In the last years new synthetic drugs have become widespread, affecting a variety of brain receptors. Derivatives and fentanyl analogues are a class of high-performance synthetic narcotic analgesics acting primarily on the μ-opioid receptors. 200 fentanyl analogues have been synthesized now, which differ in the efficiency and duration of action. The fentanyl derivatives are often used as substitutes of heroin in an illegal transfer. However, because of the ultra-high analgesic activity and non-permanent composition of mixes in street drugs, taking fentanyl derivatives often leads to fatal overdose [1].

Furanoylfentanyl (N-(1-(2-phenylethyl)-4-piperidinyl)-Nphenylfuran- 2- carboxamide, “Fu-F”) is a fentanyl derivative, which was synthesized and patented in 1986, and has a furanyl ring in place of the methyl group, adjacent to the carbonyl bridge (Figure 1). Furanoylfentanyl has an ED-50 in mice of 0.02 mg/kg. Furanoylfentanyl is illegal in Sweden as of January 2016 [2,3].

environmental-analytical-toxicology-Structure-furanoylfentanyl

Figure 1: Structure of furanoylfentanyl.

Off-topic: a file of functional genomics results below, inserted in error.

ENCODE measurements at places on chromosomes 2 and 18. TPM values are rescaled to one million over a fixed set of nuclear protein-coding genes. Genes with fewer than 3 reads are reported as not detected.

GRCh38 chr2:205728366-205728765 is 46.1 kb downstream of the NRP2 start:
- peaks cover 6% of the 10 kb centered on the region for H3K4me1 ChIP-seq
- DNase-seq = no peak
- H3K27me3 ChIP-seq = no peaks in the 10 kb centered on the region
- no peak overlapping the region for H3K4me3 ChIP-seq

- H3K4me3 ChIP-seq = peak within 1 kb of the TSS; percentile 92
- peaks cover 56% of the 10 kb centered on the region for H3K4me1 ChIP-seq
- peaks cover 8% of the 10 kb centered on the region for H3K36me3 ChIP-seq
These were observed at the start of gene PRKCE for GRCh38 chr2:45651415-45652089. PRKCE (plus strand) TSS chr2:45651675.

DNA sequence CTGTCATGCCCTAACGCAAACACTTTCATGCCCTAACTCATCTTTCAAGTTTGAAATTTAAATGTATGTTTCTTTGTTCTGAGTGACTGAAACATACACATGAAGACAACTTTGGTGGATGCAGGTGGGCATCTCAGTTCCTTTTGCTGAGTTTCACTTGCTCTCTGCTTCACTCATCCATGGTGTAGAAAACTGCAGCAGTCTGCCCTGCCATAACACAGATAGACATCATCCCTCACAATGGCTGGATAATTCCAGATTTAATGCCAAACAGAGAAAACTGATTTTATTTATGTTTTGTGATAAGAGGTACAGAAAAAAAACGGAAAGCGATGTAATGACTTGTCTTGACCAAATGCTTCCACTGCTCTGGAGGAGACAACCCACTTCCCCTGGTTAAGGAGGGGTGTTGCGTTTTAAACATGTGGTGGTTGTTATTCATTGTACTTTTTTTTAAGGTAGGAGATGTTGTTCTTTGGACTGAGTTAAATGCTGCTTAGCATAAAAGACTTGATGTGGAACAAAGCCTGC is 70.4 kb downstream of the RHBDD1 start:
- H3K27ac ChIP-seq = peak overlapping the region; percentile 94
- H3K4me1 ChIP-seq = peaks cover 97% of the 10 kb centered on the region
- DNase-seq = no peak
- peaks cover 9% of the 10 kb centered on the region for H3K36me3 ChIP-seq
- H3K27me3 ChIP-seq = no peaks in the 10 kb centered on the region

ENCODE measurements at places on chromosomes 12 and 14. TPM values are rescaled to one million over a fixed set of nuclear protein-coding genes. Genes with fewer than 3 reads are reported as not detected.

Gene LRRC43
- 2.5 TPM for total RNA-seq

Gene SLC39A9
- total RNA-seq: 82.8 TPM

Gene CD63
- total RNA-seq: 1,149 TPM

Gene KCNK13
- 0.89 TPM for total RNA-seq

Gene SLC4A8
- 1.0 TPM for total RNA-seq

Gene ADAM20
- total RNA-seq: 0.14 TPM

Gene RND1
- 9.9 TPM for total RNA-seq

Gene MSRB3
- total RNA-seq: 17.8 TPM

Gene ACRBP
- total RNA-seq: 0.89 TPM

Some analogs of fentanyl can be identified in the screening urine by GC/MS. However, the concentration of most illegal analogues and its metabolites in the biological fluids is too small to ensure their detection by this method. Furanoylfentanyl rarely detects in the ordinary screening of biological fluids by GC/MS.

The purpose of this thesis is the identification of Furanoylfentanyl and its metabolites in urine using HPLC with high-resolution mass spectrometry (HPLCHRMS). As shown previously [1-4], Furanoylfentanyl and a number of other structural fentanyl analogues is one of new synthetic drugs, and its use often leads to fatalities.

Previously a number of new synthetic drugs and its metabolites were described [5-8]. The development of new methods of non-targeted screening for toxicological purposes is still relevant.

Experimental

Selecting test object. For the test object, we chose the urine of a 28 year-old man suspected in using narcotic substances.